In addition to potentially altering the daily operations within a 911 center, the migration to NG-911 also offers opportunities for PSAP directors to consider new ways to conduct business. (See “Growing pains.”). In a NG-911 environment, call routing and transfers between PSAPs are designed to be much easier, which creates the possibility for new backup plans.
Roger Hixson, NENA’s technical issues director, believes that most PSAPs will want to be part of regional networks with many other PSAPs in order to reduce the cost-and-maintenance burden. While some have speculated that NG-911 could spark additional physical consolidation of PSAPs, Hixson said that the new architecture may enable small PSAPs to remain in place, because they can leverage resources virtually through the IP network that connects the various emergency call centers.
Such an approach can be beneficial from both operational and fiscal perspectives, which is especially important during an era of tight budgets. If this strategy can be implemented effectively, it likely would be welcomed by many local law-enforcement officials, Agee said.
“In a lot of our counties, the sheriff runs the PSAP, and we do a lot more than just run the 911 center — we take their messages, we answer the admin lines for them, we do their warrants and a lot of things other than 911,” he said. “So, it would be tough for the sheriff in any of these counties to give up that individual control.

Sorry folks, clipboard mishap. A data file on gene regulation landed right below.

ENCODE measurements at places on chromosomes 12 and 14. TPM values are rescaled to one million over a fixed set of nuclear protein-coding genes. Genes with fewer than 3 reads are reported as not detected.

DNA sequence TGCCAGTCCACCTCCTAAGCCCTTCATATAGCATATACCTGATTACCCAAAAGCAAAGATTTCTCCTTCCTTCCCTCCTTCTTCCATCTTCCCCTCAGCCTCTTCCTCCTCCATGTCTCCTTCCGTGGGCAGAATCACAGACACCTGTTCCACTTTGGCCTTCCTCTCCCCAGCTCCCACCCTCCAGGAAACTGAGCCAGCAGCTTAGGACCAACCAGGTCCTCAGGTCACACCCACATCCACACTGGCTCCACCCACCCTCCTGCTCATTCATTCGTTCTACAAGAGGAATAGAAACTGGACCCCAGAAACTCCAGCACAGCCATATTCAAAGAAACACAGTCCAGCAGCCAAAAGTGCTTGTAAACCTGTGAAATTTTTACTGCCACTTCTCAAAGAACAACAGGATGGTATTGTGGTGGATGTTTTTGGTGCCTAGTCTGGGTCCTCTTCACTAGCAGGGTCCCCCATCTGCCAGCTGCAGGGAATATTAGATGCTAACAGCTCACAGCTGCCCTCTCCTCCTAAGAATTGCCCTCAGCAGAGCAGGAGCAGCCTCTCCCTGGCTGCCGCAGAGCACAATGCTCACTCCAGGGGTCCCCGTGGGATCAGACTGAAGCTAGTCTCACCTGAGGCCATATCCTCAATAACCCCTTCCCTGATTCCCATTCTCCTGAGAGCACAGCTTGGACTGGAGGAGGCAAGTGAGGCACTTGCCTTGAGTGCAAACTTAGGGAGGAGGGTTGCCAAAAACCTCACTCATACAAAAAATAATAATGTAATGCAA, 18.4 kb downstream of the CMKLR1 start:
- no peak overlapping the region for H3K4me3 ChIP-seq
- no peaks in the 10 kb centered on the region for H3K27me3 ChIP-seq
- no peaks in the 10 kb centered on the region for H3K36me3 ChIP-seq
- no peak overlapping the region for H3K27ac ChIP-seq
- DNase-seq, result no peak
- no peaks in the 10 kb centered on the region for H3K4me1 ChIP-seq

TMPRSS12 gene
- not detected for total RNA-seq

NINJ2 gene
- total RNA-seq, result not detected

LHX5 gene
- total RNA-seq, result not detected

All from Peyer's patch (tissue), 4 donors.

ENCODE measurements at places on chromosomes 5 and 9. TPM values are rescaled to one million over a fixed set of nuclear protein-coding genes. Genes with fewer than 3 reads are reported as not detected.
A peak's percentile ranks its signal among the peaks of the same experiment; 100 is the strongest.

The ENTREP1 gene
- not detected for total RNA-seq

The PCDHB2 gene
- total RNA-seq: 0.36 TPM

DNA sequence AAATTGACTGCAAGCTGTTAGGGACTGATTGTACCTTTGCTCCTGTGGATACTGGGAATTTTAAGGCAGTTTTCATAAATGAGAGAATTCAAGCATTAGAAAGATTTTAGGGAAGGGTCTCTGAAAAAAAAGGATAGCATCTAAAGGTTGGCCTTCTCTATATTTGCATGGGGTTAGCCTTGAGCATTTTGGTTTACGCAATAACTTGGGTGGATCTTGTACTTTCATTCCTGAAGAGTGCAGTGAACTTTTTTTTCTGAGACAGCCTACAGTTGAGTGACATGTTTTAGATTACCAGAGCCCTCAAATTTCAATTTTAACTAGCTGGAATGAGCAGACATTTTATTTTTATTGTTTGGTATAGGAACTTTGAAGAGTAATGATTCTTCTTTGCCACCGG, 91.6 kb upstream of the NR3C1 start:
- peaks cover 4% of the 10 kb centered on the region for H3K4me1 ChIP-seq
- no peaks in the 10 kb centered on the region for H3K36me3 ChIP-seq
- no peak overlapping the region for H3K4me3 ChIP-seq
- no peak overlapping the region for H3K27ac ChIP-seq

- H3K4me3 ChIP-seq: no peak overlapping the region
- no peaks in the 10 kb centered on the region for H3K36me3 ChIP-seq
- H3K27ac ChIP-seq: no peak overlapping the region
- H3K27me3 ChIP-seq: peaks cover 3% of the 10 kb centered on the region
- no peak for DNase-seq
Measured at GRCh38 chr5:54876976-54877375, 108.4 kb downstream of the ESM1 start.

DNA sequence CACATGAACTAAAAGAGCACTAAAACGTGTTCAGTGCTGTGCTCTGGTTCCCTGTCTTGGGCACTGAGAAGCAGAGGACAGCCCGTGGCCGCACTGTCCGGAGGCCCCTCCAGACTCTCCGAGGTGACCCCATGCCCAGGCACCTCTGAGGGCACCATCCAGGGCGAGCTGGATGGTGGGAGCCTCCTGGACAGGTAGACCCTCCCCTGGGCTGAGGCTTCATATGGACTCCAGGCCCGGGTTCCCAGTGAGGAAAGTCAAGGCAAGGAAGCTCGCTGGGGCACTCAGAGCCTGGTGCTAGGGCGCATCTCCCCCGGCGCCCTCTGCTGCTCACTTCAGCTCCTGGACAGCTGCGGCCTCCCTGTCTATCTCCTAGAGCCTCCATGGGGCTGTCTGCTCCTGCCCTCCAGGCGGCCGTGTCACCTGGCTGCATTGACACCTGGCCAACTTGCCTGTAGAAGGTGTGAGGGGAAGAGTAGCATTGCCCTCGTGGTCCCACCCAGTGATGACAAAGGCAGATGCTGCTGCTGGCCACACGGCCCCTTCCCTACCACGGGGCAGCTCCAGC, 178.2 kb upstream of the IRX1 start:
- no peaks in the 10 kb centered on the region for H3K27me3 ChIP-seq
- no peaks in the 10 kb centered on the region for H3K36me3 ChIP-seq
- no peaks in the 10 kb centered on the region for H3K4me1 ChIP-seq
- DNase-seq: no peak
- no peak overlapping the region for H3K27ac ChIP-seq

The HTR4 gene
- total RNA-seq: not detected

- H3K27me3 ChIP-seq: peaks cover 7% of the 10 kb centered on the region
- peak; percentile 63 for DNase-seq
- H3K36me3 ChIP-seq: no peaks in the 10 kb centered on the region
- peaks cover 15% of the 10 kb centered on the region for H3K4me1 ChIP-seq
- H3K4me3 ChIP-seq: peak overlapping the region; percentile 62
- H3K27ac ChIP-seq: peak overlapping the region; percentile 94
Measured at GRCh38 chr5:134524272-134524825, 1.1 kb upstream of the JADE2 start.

“If you were to consolidate and become a larger PSAP that just does 911, then the sheriff has to replace those people in those [other] roles.”
How to pay for it
Of course, migrating to a next-generation architecture will require additional funding, which is a chronic problem in the 911 sector in many places. For many PSAPs, collecting enough funds to maintain existing legacy networks and staffing levels is challenging enough in a difficult economy; the idea of simultaneously paying for technical upgrades to a NG-911 platform given the current financial models may seem far-fetched — at best.
Making the task more difficult is that lawmakers in many states have found unused 911 funding too enticing to ignore in an environment where budget cutbacks have become the norm. As a result, many surplus 911 funds have been raided by governments trying to make budget numbers work without increasing the tax burden any more than is absolutely necessary.